Thanks to the Internet, I often take for granted having a quick and easy source of information at my fingertips. But I have found that some research, particularly architectural research, is difficult or impossible to do on the Internet. Even relatively simple questions can be hard to answer.
Before you jump to conclusions, I should point out that my teachers and professors went to great lengths to encourage non-Internet research throughout my education, and I’m reasonably competent at it. But information in libraries can be out of date or irrelevant, and databases and journal articles can be hard to access outside of a university. By comparison, the Internet excels at providing up-to-date information about products, news, projects, and research in many areas. Just not, as far as I can tell, in architecture.
Perhaps it’s simply the nature of the beast — architecture deals with physical, three dimensional things, things that cannot simple be scanned like a book, but must be photographed, drawn, or otherwise represented. Perhaps the depth and complexity of information about architectural products and materials is too great to be compiled even in large databases like Sweets or ToolBase. There is a great deal about architecture that can only be learned through many years and decades of experience. But certainly the Internet could be more useful in many ways:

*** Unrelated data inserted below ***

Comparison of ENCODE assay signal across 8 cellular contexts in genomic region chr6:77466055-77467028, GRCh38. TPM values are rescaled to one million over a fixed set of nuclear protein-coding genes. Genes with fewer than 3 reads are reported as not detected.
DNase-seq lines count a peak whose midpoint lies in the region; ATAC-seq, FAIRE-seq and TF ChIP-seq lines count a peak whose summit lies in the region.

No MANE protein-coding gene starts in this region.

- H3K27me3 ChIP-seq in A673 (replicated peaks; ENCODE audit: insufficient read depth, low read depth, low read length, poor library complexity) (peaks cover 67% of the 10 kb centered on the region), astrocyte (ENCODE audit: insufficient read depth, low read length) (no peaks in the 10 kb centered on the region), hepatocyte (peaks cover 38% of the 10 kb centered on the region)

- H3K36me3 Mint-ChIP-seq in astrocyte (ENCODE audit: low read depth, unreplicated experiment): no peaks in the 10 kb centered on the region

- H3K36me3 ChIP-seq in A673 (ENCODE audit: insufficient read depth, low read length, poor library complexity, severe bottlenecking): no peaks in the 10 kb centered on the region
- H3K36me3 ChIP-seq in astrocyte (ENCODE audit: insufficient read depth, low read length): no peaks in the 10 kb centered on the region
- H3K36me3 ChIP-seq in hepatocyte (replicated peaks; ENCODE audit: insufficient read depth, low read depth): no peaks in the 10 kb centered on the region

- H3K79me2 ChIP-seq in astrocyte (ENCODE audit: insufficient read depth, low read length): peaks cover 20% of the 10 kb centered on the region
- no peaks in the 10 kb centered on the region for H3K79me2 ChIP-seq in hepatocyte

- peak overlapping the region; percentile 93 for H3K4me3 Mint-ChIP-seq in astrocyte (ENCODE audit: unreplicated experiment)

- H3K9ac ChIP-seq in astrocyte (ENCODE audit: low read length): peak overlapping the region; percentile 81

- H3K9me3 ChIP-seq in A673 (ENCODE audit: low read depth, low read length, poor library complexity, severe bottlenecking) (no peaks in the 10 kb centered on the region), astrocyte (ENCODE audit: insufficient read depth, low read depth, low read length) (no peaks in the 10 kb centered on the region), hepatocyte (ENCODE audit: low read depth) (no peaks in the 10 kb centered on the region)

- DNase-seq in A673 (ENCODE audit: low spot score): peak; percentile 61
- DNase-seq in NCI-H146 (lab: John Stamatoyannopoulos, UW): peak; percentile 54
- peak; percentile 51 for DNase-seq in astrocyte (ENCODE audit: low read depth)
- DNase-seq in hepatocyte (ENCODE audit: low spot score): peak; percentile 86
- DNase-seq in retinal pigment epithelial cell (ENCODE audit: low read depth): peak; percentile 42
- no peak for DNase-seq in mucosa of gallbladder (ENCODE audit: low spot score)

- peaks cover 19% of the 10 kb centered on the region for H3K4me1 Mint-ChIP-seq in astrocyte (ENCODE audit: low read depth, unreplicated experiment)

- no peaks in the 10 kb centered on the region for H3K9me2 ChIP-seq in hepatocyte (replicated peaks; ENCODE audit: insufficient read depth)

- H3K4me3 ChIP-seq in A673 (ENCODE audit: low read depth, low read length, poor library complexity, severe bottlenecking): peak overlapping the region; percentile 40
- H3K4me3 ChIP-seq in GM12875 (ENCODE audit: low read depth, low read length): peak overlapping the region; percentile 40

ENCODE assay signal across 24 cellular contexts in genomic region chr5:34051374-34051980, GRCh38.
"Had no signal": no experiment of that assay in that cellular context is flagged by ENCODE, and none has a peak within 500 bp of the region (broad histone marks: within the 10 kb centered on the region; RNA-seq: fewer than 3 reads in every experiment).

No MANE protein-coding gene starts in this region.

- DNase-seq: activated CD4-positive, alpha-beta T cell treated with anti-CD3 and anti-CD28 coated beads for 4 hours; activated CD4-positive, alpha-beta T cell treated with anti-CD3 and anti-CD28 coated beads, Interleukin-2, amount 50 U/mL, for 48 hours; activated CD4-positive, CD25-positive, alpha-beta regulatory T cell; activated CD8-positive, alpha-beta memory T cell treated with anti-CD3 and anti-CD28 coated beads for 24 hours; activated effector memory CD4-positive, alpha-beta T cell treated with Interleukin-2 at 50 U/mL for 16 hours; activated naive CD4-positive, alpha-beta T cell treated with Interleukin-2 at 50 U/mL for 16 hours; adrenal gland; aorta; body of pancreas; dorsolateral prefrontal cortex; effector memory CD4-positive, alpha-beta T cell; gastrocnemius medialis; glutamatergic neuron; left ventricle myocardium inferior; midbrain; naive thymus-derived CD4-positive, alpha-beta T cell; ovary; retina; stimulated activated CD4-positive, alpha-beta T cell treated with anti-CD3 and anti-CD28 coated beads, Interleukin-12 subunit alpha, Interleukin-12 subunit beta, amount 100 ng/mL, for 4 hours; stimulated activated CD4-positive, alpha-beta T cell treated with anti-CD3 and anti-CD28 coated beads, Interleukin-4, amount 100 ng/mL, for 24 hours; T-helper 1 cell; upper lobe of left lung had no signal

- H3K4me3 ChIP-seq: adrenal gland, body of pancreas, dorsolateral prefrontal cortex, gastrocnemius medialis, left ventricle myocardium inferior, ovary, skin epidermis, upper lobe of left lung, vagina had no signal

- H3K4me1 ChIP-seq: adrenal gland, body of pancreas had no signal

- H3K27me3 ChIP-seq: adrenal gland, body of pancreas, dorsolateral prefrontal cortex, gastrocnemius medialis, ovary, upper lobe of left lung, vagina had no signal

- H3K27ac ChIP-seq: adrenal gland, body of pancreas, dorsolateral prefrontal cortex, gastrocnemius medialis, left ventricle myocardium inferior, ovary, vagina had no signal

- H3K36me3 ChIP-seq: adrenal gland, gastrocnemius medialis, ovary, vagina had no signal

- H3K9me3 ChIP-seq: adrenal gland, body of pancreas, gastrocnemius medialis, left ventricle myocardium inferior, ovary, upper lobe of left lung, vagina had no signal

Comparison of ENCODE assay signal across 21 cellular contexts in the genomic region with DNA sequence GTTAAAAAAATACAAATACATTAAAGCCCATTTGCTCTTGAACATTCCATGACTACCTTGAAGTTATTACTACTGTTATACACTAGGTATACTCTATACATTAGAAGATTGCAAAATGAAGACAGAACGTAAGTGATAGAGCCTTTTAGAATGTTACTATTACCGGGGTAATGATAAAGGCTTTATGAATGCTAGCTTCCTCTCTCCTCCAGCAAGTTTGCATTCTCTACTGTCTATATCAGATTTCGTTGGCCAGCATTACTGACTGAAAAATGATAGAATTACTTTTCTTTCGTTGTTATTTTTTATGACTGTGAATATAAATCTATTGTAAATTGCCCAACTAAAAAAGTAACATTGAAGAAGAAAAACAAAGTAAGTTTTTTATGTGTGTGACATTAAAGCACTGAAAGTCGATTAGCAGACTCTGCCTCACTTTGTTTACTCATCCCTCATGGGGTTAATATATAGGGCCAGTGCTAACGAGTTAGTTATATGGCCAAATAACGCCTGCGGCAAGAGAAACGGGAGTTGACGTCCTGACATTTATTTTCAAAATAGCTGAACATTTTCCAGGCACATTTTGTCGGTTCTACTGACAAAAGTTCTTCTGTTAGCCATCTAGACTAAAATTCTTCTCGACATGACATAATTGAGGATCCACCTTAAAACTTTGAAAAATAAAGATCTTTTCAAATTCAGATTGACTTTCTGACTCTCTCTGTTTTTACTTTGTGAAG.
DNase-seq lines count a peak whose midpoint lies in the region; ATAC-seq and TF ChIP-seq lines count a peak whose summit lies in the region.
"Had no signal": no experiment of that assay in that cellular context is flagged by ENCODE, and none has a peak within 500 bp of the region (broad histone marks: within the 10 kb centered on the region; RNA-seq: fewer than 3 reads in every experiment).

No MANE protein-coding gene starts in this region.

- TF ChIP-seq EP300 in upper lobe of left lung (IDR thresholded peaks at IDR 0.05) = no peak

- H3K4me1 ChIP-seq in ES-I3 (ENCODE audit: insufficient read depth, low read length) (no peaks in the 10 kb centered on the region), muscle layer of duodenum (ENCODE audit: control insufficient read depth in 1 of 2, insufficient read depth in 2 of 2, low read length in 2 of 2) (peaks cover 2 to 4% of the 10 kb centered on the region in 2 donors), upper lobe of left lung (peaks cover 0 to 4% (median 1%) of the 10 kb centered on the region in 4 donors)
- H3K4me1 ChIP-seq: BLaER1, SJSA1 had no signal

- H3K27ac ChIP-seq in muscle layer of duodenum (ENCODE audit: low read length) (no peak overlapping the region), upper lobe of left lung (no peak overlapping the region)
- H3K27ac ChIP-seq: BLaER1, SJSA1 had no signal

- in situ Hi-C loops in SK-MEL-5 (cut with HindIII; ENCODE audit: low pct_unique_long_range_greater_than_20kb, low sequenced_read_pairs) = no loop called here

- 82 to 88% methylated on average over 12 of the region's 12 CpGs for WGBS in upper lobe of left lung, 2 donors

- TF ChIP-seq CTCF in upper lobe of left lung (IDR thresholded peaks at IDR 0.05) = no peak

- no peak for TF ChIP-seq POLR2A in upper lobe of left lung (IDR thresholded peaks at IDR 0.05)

- More firms, non-profits, and independent architects could share some “open-source” design ideas (for examples, see the Open Architecture Network)
- Manufacturers and independent research laboratories could do a better job of sharing product and material data in a way that facilitates meaningful comparisons between products (a ‘Consumer Reports’ for building materials)
- More information could be shared at a regional level (as I previously discussed in this post)
Of course, no tool will ever replace the education, training, and field experience necessary to become a building professional. Yet there are some types of information that can, and should, be made more useful and accessible to all.